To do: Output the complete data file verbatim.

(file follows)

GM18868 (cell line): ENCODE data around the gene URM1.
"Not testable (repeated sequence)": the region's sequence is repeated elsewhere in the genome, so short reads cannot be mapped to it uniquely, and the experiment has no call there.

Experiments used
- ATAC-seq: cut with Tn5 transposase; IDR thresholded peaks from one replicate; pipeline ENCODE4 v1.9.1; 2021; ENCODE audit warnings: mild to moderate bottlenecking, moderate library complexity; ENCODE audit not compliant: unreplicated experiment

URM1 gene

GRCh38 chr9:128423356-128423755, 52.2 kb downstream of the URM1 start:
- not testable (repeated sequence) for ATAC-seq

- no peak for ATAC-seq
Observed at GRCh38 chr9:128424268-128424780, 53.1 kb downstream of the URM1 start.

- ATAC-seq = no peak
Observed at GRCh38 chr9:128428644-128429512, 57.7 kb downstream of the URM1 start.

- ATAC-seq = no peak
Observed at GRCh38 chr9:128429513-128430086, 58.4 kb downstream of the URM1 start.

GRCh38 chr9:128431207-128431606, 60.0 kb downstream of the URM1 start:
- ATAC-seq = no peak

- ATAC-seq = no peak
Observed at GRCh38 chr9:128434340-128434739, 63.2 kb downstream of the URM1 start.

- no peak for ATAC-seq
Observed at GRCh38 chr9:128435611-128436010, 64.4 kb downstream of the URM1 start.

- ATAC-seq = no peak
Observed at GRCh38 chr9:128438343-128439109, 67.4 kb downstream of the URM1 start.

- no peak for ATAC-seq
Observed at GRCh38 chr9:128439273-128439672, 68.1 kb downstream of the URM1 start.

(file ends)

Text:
GM18868 (cell line): ENCODE data around the gene URM1.
"Not testable (repeated sequence)": the region's sequence is repeated elsewhere in the genome, so short reads cannot be mapped to it uniquely, and the experiment has no call there.

Experiments used
- ATAC-seq: cut with Tn5 transposase; IDR thresholded peaks from one replicate; pipeline ENCODE4 v1.9.1; 2021; ENCODE audit warnings: mild to moderate bottlenecking, moderate library complexity; ENCODE audit not compliant: unreplicated experiment

URM1 gene

GRCh38 chr9:128423356-128423755, 52.2 kb downstream of the URM1 start:
- not testable (repeated sequence) for ATAC-seq

- no peak for ATAC-seq
Observed at GRCh38 chr9:128424268-128424780, 53.1 kb downstream of the URM1 start.

- ATAC-seq = no peak
Observed at GRCh38 chr9:128428644-128429512, 57.7 kb downstream of the URM1 start.

- ATAC-seq = no peak
Observed at GRCh38 chr9:128429513-128430086, 58.4 kb downstream of the URM1 start.

GRCh38 chr9:128431207-128431606, 60.0 kb downstream of the URM1 start:
- ATAC-seq = no peak

- ATAC-seq = no peak
Observed at GRCh38 chr9:128434340-128434739, 63.2 kb downstream of the URM1 start.

- no peak for ATAC-seq
Observed at GRCh38 chr9:128435611-128436010, 64.4 kb downstream of the URM1 start.

- ATAC-seq = no peak
Observed at GRCh38 chr9:128438343-128439109, 67.4 kb downstream of the URM1 start.

- no peak for ATAC-seq
Observed at GRCh38 chr9:128439273-128439672, 68.1 kb downstream of the URM1 start.